For the third time in less than a month, the American continents have become a victim of the extremely volatile ongoing solar storm activity. The first event took place on February 18 when an X2.2-class solar storm struck North and South America. Then, another M8.6-class solar flare hit the continents on March 1. Now, the unstable sunspot AR3234 has exploded once again producing a powerful X2.1-class solar flare. It was detected by the NASA Solar Dynamics Observatory (SDO). This massive eruption sparked shortwave radio blackouts across the American continents and it is expected that another set of solar storms can be triggered because of it.

The incident was reported by which noted in its website, ?Earth-orbiting satellites have just detected an X2-class solar flare (1752 UTC). The source is departing sunspot AR3234. Radiation from the flare ionized the top of Earth’s atmosphere, causing a shortwave radio blackout over the Americas?. The timing of the eruption was 11:22 PM IST yesterday, March 3.

American continents hit by radio blackouts, solar storm expected

This solar flare eruption has affected the entirety of South America, Mexico and large parts of the USA and Canada. Both the American continents came under the effect of the radiation coming from the solar explosion. The radio blackout affected independent planes and drones, small ships as well as amateur radio controllers, who all struggled to broadcast and receive communications.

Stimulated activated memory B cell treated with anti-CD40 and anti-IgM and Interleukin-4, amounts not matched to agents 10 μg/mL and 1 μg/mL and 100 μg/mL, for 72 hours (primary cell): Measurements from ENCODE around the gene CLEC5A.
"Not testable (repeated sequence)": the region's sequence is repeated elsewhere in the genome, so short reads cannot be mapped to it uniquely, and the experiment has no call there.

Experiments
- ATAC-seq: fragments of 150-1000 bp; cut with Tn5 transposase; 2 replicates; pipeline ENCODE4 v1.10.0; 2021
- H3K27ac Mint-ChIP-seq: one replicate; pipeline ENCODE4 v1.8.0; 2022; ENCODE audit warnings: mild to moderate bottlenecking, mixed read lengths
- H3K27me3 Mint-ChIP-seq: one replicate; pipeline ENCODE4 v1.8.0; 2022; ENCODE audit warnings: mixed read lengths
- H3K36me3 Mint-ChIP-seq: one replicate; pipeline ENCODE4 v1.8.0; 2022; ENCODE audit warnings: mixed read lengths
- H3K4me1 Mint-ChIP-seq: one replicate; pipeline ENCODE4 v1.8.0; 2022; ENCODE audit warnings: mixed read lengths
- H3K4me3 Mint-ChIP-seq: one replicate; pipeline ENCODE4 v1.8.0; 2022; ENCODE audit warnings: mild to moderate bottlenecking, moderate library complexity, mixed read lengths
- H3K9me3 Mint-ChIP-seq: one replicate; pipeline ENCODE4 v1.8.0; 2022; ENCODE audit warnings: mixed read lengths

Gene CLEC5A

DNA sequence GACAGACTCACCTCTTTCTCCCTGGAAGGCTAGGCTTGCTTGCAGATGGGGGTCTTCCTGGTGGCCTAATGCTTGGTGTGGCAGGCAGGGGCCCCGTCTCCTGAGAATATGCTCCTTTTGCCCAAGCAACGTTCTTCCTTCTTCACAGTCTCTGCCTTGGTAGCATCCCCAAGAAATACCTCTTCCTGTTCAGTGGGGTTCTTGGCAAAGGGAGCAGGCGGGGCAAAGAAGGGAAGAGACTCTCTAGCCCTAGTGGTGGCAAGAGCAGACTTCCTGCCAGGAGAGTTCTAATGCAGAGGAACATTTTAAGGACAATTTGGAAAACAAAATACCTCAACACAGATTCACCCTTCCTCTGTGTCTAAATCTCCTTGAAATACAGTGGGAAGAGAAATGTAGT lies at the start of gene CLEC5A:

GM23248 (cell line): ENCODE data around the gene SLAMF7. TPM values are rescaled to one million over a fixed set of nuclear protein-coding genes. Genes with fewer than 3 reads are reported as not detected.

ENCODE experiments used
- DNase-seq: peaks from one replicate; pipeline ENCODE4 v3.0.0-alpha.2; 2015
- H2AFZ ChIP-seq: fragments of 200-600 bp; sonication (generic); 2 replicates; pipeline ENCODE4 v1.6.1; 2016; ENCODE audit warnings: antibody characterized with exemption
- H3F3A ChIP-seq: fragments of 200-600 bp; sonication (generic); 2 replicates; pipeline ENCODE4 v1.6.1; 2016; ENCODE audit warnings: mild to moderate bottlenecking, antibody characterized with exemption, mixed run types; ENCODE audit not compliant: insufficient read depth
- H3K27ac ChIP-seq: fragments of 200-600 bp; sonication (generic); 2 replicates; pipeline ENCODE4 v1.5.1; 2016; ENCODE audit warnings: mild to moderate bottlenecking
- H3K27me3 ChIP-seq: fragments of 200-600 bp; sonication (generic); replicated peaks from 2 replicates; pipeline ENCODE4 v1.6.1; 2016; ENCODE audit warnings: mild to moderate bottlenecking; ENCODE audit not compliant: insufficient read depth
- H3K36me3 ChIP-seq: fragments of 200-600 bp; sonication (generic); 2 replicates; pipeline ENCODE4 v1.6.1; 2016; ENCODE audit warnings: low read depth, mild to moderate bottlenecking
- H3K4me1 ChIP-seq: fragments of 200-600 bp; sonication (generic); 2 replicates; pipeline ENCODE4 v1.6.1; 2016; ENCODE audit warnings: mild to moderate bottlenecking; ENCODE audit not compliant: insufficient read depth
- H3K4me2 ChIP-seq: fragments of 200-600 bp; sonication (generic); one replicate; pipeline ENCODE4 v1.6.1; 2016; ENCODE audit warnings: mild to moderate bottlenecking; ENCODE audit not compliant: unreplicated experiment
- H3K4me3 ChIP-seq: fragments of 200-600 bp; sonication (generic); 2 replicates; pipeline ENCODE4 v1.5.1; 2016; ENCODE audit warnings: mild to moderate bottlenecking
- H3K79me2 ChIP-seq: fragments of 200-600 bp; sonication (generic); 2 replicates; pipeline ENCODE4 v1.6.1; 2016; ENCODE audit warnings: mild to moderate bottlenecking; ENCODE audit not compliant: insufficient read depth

NASA described solar flares as powerful bursts of energy, in its blog post. It also warned that such intense flares and other solar eruptions can impact high-frequency (HF) radio communications, electric power grids, navigation signals, and pose risks to spacecraft and astronauts.

The US Air Force has also suggested that the eruption may have also produced a coronal mass ejection (CME) which could be headed for the Earth to spark further solar storm events in days to come.

The role of the NASA Solar Dynamics Observatory

The NASA Solar Dynamics Observatory (SDO) carries a full suite of instruments to observe the Sun and has been doing so since 2010. It uses three very crucial instruments to collect data from various solar activities. They include Helioseismic and Magnetic Imager (HMI) which takes high-resolution measurements of the longitudinal and vector magnetic field over the entire visible solar disk, Extreme Ultraviolet Variability Experiment (EVE) which measures the Sun’s extreme ultraviolet irradiance and Atmospheric Imaging Assembly (AIA) which provides continuous full-disk observations of the solar chromosphere and corona in seven extreme ultraviolet (EUV) channels.